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Monday, May 23, 2016

Public service leaders maintain the FOI rage setting 'tone at the top"

Thirty three years ago, four years after government began considering FOI and five years before legislation passed, in notes to Prime Minister Fraser, then Secretary Department of Prime Minister and Cabinet, Sir Geoffrey Yeend in May 1977 wrote:
"Freedom of Information legislation would result in administrative chaos.. departments keeping dual filing cabinets...It is a can of worms, political commitments notwithstanding. The heads of Defence and Treasury are opposed to the legislation. Broader and in some cases blanket exemptions are necessary.
It has been a consistent theme pursued by the leadership of the public service since, with few public expressions of the contrary view.
The most recent public comments came in April from current Secretary of the Department of Prime Minister and Cabinet Dr Martin Parkinson and head of the Public Service Commission John Lloyd as reported in The Canberra Times

Both spoke at a forum, picking up on the report by another of Parkinson's predecessors Dr Peter Shergold (Learning from Failure) in which Shergold recommended changes to the FOI act to better protect 'frank and fearless advice.'
"The FOI act does not afford sufficient protection to public servants," Dr Parkinson said. "As leaders we need to use exemptions appropriately, but I would support going further and advocating for changes to FOI laws to protect the deliberative process." "[This is] not to reduce our accountability, nor to protect us from stuff ups we may have made, but to enhance the capacity to give truly frank and fearless advice that good policy design needs."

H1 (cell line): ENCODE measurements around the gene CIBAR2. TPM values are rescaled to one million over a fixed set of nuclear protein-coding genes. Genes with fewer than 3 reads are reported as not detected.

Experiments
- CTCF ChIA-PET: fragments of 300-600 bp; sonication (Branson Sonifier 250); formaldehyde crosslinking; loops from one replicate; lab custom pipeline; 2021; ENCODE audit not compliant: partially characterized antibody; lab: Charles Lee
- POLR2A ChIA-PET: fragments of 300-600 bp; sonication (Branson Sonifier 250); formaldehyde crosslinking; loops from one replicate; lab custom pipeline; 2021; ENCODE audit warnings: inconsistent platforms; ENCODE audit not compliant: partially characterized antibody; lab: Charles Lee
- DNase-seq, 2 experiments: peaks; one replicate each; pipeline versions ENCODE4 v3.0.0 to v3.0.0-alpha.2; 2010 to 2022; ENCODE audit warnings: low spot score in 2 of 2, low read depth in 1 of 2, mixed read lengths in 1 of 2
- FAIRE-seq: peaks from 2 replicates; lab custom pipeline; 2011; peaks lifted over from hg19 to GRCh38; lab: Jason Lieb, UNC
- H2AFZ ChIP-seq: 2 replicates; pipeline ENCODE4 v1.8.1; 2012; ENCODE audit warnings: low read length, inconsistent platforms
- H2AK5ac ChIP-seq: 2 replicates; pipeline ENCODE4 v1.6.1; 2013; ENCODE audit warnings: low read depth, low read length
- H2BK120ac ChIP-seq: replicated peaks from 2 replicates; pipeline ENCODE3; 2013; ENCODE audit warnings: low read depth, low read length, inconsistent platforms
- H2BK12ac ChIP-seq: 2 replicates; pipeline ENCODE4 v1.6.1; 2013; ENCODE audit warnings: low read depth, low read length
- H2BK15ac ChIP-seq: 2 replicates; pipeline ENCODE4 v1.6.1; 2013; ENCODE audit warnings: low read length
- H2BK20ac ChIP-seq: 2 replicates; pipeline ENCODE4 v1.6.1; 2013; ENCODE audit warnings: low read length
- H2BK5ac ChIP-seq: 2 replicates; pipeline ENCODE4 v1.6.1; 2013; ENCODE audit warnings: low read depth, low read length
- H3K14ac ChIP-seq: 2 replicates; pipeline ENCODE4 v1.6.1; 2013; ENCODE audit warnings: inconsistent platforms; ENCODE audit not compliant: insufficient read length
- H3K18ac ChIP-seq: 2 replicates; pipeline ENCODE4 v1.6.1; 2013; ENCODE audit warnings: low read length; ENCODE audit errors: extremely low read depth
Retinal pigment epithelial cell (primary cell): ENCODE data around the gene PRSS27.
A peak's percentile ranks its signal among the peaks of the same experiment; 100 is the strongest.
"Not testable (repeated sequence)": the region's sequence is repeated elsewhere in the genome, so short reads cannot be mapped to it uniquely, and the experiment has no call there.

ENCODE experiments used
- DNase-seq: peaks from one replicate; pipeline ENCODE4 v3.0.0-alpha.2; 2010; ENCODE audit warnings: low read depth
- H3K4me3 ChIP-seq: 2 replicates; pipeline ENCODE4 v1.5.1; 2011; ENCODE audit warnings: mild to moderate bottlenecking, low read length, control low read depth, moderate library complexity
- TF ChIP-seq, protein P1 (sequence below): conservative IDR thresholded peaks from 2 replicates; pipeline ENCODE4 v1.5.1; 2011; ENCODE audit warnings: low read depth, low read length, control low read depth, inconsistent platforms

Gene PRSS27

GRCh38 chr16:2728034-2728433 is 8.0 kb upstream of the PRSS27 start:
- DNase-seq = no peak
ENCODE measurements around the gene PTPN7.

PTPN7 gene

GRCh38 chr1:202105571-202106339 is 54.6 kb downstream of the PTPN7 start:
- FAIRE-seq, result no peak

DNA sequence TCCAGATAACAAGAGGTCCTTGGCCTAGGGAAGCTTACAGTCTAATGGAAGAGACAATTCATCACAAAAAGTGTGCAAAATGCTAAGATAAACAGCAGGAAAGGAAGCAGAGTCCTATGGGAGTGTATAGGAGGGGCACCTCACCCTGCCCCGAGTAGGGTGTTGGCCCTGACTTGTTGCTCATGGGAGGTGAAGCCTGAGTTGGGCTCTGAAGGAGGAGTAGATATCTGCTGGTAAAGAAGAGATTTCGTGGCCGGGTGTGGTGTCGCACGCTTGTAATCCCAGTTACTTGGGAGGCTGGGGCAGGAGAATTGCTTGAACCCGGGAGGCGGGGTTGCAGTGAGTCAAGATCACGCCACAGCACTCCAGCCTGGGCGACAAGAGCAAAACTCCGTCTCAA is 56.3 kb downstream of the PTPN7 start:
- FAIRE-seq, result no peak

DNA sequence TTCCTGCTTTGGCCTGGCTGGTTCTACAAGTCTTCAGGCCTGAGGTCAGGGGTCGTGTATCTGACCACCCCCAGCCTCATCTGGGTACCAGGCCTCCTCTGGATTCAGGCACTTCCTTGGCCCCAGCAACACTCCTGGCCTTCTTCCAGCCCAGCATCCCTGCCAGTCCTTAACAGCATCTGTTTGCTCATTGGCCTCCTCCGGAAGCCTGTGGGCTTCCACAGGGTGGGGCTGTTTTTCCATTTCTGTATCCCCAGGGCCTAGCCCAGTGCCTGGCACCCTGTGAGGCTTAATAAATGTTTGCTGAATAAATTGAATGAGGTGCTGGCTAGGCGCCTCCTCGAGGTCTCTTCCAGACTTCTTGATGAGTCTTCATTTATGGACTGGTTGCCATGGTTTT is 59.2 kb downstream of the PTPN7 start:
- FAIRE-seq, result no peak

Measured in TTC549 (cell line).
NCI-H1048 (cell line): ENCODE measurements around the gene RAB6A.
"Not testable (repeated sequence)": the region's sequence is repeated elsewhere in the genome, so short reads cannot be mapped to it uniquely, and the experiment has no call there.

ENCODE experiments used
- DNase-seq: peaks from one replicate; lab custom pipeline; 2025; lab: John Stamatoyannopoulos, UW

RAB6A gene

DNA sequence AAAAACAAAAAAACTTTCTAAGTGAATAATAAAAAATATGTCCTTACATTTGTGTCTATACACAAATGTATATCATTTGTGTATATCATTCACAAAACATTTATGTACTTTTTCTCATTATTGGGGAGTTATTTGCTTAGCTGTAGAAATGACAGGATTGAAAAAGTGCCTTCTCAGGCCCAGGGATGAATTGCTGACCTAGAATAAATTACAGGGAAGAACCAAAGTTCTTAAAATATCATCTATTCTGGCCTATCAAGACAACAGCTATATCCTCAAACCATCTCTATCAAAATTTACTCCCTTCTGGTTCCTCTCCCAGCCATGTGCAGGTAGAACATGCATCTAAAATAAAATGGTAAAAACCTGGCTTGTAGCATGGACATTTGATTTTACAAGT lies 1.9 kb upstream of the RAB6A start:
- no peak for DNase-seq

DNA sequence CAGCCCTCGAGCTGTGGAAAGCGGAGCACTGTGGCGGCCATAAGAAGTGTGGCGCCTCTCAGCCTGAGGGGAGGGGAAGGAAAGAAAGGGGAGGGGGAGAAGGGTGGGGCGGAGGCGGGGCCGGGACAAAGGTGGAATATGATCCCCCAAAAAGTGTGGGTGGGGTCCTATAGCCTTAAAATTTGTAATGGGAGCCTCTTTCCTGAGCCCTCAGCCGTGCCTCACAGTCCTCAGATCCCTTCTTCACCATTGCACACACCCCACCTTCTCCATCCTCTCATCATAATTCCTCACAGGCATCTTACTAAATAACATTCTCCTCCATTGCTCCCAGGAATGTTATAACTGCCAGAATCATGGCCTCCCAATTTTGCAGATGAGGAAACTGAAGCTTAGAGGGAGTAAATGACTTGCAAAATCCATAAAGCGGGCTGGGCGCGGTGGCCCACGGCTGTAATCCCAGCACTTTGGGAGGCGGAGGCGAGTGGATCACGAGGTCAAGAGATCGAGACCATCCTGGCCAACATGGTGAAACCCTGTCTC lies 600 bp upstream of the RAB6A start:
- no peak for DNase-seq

His comments 
"were supported by Public Service Commissioner John Lloyd, who said the bureaucracy was subject to sufficient scrutiny and accountability beyond FOI laws. "We have a high level of accountability in the public service with at least three senate hearings a year, an auditor general, ombudsman, privacy commissioner, information commissioner, and a public service commission just to name some," he said. He continued to say he was "dismayed" by how many times he had heard public servants say "don't put it in writing" to deliberately avoid any chance of a mention in FOI documents."
(More on the Shergold report and 'frank and candid' in a post to follow.)

The Australian Public Service Commission acting on behalf of the Commissioner in response an FOI application has just confirmed the views expressed by Lloyd "are his own."

(The Department of Prime Minister and Cabinet is yet to respond to a similar request.asking about the status of Dr Parkinson's public comments. Update: PM&C "Dr Parkinson was asked to provide some closing remarks and commentary on the implications of the Shergold report for the Australian Public Service going forward. He did this in his role as Secretary of the Department of the Prime Minister and Cabinet.")